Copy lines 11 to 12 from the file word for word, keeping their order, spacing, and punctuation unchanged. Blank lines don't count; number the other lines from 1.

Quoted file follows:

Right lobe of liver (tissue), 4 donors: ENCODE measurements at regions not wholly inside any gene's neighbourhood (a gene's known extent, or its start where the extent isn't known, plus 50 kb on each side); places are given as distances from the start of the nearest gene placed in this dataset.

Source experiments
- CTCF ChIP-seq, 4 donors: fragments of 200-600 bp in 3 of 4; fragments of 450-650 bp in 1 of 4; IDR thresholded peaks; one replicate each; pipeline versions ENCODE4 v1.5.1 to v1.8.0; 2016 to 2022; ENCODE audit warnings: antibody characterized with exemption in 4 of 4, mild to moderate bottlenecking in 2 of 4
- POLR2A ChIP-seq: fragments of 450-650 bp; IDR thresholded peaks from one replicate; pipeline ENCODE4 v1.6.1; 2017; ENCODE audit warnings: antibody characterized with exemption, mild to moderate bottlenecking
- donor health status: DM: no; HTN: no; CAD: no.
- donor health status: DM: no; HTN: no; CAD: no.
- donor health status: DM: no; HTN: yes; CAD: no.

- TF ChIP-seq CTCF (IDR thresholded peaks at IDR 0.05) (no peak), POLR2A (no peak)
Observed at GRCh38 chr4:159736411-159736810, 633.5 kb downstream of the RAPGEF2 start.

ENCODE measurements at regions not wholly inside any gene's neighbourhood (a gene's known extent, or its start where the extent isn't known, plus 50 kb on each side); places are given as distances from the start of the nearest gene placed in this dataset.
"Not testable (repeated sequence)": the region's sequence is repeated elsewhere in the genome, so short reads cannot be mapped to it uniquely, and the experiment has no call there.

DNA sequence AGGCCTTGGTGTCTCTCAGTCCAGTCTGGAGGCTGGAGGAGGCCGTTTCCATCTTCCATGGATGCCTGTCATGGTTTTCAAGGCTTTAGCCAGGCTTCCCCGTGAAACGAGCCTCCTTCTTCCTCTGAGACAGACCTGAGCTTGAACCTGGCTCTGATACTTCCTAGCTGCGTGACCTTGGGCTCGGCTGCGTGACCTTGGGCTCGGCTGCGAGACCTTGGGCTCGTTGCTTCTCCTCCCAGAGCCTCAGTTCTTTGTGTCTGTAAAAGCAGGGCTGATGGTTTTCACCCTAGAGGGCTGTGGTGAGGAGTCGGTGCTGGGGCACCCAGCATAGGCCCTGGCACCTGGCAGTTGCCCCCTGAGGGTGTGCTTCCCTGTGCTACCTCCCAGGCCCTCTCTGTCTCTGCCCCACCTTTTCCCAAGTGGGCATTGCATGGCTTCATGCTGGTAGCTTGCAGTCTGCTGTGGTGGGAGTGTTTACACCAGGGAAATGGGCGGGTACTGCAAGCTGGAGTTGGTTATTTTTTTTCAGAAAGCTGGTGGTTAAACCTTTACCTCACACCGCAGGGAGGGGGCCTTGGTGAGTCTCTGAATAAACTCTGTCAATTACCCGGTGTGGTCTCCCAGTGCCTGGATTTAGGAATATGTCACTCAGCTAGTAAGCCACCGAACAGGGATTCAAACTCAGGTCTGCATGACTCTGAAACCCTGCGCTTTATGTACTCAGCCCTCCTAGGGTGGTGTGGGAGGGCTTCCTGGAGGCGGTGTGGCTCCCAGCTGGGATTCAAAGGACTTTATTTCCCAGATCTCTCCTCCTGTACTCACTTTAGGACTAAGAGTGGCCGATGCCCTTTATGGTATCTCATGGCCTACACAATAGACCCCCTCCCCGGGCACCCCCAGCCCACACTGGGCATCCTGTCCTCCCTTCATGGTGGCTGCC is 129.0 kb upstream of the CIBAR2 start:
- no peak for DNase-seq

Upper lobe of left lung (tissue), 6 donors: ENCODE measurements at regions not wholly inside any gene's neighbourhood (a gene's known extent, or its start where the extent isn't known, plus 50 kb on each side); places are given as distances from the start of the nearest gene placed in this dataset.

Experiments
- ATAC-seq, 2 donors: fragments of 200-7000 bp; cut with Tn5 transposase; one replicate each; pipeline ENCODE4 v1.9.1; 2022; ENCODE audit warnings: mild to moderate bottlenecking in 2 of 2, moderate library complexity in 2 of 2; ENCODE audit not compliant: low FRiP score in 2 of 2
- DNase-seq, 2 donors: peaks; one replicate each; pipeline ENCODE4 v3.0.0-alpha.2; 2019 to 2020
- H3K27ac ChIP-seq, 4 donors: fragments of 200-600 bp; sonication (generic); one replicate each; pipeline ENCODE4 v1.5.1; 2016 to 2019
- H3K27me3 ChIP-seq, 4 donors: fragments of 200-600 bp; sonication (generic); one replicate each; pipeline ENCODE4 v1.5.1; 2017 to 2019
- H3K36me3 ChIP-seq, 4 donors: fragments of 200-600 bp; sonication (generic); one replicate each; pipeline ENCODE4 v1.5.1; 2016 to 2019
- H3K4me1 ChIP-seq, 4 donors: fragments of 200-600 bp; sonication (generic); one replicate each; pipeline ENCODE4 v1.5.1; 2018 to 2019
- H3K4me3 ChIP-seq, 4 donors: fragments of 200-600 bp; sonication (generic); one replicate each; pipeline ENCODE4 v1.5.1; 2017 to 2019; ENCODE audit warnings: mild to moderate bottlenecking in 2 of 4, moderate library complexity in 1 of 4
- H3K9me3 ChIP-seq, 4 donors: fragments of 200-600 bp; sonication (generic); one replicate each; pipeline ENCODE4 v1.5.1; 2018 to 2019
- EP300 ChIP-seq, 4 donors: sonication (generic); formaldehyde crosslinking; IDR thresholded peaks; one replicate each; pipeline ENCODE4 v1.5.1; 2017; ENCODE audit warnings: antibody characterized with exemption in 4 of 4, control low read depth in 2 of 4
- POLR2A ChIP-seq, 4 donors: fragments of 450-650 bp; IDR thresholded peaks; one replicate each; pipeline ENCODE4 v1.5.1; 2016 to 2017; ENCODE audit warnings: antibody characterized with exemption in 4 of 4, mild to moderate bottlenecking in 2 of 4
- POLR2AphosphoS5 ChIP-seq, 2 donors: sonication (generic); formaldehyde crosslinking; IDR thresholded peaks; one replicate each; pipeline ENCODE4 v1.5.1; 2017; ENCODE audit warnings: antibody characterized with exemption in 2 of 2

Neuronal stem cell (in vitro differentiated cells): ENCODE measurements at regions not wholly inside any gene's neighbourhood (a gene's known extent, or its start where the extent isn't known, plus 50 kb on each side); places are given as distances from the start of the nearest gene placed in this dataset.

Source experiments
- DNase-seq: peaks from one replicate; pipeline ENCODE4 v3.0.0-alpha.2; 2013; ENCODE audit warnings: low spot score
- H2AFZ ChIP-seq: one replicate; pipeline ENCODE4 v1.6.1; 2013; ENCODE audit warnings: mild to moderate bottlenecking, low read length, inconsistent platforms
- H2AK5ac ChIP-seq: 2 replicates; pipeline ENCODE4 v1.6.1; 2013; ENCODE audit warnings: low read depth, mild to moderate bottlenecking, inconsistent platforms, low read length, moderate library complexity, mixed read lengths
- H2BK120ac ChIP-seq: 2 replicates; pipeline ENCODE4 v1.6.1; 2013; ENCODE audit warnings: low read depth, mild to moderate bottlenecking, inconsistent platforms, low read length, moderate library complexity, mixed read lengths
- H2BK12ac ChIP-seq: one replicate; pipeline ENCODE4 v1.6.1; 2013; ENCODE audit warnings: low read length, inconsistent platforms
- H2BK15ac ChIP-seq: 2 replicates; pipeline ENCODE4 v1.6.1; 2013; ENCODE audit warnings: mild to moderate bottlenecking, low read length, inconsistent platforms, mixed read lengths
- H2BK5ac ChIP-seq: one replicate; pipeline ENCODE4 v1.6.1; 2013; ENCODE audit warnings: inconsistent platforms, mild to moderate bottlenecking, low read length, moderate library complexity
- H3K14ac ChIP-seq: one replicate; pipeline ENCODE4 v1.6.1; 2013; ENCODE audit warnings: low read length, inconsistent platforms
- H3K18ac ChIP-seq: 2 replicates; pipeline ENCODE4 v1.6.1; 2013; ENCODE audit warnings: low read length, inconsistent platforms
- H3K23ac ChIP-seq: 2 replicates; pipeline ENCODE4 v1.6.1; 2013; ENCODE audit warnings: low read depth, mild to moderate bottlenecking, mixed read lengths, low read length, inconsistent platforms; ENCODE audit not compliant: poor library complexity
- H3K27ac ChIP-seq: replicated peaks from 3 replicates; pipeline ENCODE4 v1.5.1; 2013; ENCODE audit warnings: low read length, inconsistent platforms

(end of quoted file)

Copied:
"Not testable (repeated sequence)": the region's sequence is repeated elsewhere in the genome, so short reads cannot be mapped to it uniquely, and the experiment has no call there.

DNA sequence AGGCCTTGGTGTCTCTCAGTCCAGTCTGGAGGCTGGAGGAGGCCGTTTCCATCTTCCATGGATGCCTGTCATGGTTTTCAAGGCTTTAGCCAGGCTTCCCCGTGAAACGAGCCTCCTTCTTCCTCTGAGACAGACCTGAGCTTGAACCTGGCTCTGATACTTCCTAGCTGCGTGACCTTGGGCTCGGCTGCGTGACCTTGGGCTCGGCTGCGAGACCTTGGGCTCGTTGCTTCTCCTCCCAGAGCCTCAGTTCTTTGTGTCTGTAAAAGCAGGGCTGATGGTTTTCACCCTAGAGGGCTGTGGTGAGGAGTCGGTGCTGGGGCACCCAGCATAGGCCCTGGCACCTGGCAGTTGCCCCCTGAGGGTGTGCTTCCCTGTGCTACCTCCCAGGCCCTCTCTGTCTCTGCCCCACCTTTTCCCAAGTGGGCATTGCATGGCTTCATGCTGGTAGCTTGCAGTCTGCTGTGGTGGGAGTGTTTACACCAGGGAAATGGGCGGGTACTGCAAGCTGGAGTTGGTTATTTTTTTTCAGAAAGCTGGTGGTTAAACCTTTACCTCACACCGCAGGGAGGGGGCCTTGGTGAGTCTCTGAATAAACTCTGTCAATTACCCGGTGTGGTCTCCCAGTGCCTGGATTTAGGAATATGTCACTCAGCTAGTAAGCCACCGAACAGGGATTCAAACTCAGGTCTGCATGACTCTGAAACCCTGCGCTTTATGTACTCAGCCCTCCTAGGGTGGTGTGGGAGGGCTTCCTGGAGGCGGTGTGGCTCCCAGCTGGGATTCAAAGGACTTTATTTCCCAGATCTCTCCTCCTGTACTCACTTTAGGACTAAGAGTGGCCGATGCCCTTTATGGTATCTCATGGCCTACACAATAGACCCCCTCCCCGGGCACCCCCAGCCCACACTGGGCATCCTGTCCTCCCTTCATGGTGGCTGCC is 129.0 kb upstream of the CIBAR2 start: